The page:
At that time Mary got ready and hurried to a town in Judea’s hill country. There she entered Zechariah’s home and greeted Elizabeth…Mary stayed with Elizabeth about three months. Then she returned home.
Luke 1:39-40, 56 (New International Reader’s Version)
As we move further into Advent, we return to Mary-before Jesus. It was just after the announcement by the angel Gabriel that Mary was to become pregnant with Jesus (without a man’s help), Mary decided to bolt out of Dodge for a spell and hang out with her cousin, Elizabeth. Now the Scripture doesn’t go into detail why Mary hightailed it out of Nazareth, but something tells me it wasn’t to plan Elizabeth’s baby shower. Yet it intrigued me why a pregnant teenager would risk a dangerous trip from Nazareth to the Judean hill country (probably outside Jerusalem), which is 65 miles (103 km). However Mary wasn’t driving; she probably walked with a caravan of people for safety. Man, my girl’s got balls!
I believe that Mary needed a place to wait out her future. Here she was-pregnant, unmarried, and probably scared out of her wits; despite Gabriel’s pronouncement. Mary may have received word of Elizabeth’s miraculous pregnancy (waaay past menopause); and with her own miraculous pregnancy, Mary knew she’d find a kindred soul and encouragement during the three months she hung out there. Plus, Mary knew that she wouldn’t catch the crap she probably would’ve caught back home; with the added bonus of Zacharias temporary mutism (verse 1:20) she could have a little peace.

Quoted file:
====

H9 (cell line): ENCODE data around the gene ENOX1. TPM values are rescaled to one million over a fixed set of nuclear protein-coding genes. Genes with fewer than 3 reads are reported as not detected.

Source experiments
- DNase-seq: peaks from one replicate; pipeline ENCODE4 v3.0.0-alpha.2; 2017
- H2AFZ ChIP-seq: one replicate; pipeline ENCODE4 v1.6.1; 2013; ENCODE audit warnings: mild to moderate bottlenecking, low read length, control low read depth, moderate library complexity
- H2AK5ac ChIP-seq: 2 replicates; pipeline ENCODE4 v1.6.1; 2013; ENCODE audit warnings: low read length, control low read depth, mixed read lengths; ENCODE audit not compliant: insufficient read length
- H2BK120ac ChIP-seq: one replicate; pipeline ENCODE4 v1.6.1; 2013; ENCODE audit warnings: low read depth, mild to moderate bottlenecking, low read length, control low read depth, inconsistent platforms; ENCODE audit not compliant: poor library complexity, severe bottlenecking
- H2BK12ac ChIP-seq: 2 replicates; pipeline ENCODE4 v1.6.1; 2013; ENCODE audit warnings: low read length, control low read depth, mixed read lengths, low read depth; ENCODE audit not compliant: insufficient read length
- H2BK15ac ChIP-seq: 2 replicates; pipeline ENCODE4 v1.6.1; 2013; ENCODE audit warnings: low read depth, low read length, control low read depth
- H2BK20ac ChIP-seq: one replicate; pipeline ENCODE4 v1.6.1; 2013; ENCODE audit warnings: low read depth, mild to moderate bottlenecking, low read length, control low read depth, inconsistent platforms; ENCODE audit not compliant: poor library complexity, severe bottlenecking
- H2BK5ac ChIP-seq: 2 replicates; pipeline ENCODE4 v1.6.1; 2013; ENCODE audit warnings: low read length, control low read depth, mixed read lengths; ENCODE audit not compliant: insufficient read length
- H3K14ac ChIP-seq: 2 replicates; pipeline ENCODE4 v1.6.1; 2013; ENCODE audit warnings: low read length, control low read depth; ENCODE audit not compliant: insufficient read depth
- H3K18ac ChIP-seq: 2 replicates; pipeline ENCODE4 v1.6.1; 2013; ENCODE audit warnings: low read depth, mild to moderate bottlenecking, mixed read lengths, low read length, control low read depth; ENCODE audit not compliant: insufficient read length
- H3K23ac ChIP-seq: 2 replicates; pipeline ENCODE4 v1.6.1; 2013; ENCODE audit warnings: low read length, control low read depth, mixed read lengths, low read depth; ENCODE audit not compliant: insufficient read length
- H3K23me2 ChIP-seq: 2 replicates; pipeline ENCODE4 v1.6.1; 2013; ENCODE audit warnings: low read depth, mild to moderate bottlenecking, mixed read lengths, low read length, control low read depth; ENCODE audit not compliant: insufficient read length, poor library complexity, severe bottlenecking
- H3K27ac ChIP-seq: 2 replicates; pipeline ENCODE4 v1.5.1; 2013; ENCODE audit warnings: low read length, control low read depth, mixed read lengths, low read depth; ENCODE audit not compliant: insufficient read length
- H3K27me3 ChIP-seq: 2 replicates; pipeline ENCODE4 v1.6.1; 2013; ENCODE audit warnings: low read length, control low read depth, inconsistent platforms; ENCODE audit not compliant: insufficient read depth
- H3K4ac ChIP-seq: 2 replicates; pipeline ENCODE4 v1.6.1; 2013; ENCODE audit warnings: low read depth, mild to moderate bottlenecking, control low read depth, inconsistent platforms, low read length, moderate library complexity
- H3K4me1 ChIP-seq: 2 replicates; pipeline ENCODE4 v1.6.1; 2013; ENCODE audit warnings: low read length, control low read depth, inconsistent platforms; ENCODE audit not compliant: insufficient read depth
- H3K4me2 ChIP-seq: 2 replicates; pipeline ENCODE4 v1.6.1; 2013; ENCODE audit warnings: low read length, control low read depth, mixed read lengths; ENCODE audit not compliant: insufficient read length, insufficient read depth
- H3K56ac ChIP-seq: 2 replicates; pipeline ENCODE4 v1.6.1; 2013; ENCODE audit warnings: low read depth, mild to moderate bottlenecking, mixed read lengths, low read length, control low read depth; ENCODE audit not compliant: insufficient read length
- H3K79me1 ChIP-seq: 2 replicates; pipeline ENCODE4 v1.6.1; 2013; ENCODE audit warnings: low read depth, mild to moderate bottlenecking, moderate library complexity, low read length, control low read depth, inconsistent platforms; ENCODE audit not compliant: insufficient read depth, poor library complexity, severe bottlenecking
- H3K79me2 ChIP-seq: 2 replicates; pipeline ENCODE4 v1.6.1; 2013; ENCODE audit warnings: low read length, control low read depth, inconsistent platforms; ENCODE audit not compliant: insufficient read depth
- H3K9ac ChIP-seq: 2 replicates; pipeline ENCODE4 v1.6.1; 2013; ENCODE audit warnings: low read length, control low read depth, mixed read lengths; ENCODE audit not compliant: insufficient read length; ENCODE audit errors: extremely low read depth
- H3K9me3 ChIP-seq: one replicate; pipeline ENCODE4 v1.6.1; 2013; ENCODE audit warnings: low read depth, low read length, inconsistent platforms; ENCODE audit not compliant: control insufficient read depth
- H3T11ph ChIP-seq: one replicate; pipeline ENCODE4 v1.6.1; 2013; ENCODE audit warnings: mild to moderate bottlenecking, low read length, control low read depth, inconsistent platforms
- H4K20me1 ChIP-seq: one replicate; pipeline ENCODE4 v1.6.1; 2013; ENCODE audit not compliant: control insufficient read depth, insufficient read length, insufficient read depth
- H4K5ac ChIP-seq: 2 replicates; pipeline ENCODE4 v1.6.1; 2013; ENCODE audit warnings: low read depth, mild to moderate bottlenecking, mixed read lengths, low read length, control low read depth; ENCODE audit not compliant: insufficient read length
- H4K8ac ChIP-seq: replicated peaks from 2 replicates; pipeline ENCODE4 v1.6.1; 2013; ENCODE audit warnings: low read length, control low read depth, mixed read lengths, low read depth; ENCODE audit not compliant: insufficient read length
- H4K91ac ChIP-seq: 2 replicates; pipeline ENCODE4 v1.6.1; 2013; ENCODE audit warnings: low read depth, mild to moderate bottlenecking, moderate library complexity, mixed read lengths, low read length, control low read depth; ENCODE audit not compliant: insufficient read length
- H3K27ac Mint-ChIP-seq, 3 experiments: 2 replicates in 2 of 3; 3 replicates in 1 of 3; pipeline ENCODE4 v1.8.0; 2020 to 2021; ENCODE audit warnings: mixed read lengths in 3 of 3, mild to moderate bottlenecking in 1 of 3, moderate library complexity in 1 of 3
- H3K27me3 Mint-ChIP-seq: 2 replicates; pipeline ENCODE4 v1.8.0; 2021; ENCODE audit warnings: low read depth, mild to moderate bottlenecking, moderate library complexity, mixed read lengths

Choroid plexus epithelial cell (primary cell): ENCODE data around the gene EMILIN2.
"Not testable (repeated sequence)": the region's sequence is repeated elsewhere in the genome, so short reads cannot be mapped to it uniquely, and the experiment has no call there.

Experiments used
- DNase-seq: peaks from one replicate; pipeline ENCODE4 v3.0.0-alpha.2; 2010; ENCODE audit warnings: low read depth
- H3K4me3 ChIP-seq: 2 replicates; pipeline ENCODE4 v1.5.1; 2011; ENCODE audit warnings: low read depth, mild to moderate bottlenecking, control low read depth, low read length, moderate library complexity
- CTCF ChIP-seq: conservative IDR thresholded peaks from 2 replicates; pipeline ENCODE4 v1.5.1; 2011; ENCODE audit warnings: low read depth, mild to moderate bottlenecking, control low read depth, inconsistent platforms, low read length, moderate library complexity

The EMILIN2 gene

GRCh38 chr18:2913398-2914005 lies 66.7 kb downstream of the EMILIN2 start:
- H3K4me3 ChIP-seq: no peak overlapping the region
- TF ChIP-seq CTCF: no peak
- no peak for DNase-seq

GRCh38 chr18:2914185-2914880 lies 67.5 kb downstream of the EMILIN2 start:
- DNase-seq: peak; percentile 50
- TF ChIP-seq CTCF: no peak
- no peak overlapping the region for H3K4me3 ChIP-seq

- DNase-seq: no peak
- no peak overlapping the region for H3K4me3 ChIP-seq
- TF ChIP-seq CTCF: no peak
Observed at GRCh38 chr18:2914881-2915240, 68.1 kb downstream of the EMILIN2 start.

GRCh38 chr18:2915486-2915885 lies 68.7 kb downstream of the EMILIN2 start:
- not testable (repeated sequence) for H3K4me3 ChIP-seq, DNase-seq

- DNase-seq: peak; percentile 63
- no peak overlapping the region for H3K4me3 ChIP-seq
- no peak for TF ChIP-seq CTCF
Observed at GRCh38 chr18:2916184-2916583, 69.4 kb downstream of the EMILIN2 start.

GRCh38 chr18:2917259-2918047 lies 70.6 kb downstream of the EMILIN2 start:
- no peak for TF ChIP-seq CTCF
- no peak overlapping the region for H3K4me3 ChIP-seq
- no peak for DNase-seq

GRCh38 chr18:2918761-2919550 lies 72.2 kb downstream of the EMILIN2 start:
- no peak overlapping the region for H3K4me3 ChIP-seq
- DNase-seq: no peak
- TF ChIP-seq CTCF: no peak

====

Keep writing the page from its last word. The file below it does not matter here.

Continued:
This line of reasoning flies in the face of what we were taught in Sunday School Christmas stories. We’re taught to believe that Mary was happy as a lark upon Gabriel’s news; and had to go to Elizabeth’s to share the news-Woo Hoo! No, I think Mary felt more like a contender in the Roman gladiatorial games (and probably would have rather chosen that fate if truth be told) than a happy mom-to-be.
We all need a place to wait. A place where we can be safe-even for a moment. As we wait for the coming Christ, sometimes where we wait is as important as the waiting itself. Sometimes that place-wherever and whatever it is-can be the sanctuary to give us the strength to wait. A place where we can sort out our thoughts and feelings. A place where we might find others waiting as well. A non-judgmental place where we can be ourselves and open during this time. This was the place I believe Mary found at Elizabeth’s. And although it was only a three month stay, the time may have been enough for Mary to strengthen her for the wait; and prepare her for the birthing of the Christ.
May we all find that place to wait-like Mary did.